Unfortunately, end-to-end encryption is not always the default, and many devices and programs don’t use it, leaving any collected data open to mining by third parties — Google’s Allo messaging app uses voice recognition technology without end-to-end encryption.
A team from Zhejiang University found another startling vulnerability for digital assistants using ultrasonic signals. Aptly named the DolphinAttack, the technique uses ultrasonic frequencies above the human hearing range to issue commands to nearby AIs. The attack effectively turns these devices into a backdoor, since a hacker can simply ask a device equipped with Alexa, Siri, or Google Assistant to visit a phishing website, call a phone number, or disable a web-connected security system.
Businesses are increasingly finding themselves the target for these types of attacks. In a process called “whale phishing”, hackers specifically target high-value individuals in corporate offices for phishing scams, identity theft, and more. Larger businesses are vulnerable since they offer hackers bigger targets for these types of breaches.
Protecting Your Business from Attack
The Better Business Bureau’s 2017 survey of cybersecurity issues among small businesses reports that one out of five companies has been the victim of a cyber-attack. Many of these attacks can be traced to lost personal data like passwords or an employee’s identity, raising concerns for digital assistants and their potential use as listening devices.
Beyond general statistics, it’s hard to identify the frequency of hacks specifically related to digital assistants, but the vulnerabilities are hard to ignore. Web-connected devices of all types can potentially be used as entry points into secure systems; a North American casino was the victim of data theft using a Wi-Fi connected fish tank. Barnes recommends not putting smart devices in spaces where compromising information could be overheard.
If the benefits of a digital assistant outweigh the potential drawbacks, you can take steps to minimize your risk of a security breach, both physically and digitally. The Better Business Bureau’s survey shows that cyber-attacks can even come from internal employees. Implementing a prevention plan and a response plan can offer the best protection for your business.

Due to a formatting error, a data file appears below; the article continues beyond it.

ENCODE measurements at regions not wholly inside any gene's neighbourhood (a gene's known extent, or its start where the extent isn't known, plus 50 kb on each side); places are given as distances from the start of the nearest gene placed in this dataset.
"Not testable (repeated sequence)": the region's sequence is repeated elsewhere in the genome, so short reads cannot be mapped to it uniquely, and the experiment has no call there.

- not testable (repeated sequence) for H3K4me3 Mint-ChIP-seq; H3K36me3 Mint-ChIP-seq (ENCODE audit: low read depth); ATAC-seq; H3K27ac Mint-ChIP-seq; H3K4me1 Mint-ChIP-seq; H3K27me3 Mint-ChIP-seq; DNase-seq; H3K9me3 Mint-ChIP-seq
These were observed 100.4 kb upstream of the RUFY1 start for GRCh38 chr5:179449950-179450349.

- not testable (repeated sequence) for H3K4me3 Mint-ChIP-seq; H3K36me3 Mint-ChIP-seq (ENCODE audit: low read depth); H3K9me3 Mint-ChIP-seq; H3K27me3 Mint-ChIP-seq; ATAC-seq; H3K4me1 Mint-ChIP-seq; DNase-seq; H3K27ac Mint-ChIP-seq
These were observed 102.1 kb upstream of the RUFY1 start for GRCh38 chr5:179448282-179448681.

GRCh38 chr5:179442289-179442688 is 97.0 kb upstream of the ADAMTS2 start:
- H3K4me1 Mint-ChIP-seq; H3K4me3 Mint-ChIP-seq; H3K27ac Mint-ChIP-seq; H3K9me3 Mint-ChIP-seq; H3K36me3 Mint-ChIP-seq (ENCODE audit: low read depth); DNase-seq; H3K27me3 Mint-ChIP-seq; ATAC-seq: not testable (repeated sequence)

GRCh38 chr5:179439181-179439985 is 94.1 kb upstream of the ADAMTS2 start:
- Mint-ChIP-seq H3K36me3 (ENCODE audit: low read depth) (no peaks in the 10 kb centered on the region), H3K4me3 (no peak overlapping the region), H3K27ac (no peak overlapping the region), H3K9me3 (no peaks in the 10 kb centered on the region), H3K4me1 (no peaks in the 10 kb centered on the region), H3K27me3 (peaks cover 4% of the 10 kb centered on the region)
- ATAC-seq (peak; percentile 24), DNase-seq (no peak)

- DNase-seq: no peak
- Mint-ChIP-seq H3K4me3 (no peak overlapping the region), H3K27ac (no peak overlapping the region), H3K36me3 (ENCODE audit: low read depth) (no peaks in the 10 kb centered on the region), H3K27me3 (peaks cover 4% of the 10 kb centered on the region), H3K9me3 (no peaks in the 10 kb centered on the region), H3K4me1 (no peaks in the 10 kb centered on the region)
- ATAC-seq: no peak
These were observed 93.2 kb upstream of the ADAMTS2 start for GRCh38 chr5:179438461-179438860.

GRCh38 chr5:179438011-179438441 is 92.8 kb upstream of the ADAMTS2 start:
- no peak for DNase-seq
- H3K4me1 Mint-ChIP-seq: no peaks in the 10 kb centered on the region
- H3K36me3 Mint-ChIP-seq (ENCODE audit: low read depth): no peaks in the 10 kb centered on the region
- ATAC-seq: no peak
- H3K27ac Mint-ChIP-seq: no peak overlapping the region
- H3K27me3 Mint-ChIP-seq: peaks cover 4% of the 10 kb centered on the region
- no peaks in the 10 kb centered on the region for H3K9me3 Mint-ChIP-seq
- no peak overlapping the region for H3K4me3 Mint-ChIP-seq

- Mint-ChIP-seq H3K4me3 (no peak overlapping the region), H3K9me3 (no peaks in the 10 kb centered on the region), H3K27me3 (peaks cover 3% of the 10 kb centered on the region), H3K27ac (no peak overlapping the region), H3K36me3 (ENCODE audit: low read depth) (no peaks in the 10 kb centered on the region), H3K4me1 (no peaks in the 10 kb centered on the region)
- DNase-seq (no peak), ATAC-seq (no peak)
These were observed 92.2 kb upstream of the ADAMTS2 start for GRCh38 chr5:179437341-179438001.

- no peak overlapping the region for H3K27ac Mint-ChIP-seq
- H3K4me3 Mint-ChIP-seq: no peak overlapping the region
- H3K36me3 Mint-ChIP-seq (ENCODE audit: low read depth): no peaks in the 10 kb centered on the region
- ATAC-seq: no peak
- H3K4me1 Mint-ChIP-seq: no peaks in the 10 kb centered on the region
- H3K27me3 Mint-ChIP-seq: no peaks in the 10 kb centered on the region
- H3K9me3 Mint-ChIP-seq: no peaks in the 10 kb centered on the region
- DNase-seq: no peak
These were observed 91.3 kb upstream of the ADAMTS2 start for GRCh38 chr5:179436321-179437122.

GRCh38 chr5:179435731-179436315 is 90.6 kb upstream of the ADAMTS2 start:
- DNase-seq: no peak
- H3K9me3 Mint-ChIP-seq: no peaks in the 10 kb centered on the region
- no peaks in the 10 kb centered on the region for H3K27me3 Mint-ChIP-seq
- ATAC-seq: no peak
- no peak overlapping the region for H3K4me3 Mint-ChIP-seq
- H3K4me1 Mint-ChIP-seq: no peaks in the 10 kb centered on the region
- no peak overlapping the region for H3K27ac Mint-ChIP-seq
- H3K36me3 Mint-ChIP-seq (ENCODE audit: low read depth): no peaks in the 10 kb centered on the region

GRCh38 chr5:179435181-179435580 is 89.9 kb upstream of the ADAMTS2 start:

The Future of AIs and Cybersecurity
The rapid development of machine learning and voice-powered AIs points to a rapidly changing future. Chips developed by MIT hint at the development of digital assistants that no longer require a web connection to process AI-related tasks like voice recognition, potentially closing many of the security flaws these devices possess.
Whether these devices can overcome their security flaws and mainstream into the corporate world is unclear, but the rapid development of their underlying technologies indicates big changes on the horizon for offices everywhere. Some of the concerns about listening devices may also be exaggerated; as Barnes reminds readers in his article, almost all of us already have a smartphone mic in our pocket that we are okay with.
New research reveals that cyber-attacks by unsophisticated hackers this year have successfully exploited vulnerabilities that many of the world’s famed businesses were already aware of but did nothing to fix.
Despite upcoming laws that will charge them millions in penalties if found non-compliant, many businesses worldwide continue to neglect standard security procedures.
The latest evidence comes from the 20th annual EY Global Information Security Survey (GISS), which breaks some disconcerting news regarding the willingness of big businesses to beef up security.
While the surveyed companies weren’t named in the report, the research was conducted with the aid of “1,200 C-level leaders of the world’s largest and most recognized organizations.” Here’s what EY found:
Only 56% of those surveyed are changing or planning to change their strategies due to the increased impact of cyber threats. Even though most organizations are spending more on cybersecurity, only 12% expect an increase of more than 25% this year.
Potential damage from a cyber-attack isn’t always immediately obvious, yet 64% say an attack that “did not appear to have caused any harm” would not likely persuade the powers-that-be to spend more on cybersecurity.
Many, however, recognize that lack of adequate resource allocation can increase cybersecurity risks. As many as 20% of respondents admit they do not have enough of a grasp on current information security implications and vulnerabilities to decide what needs to be done.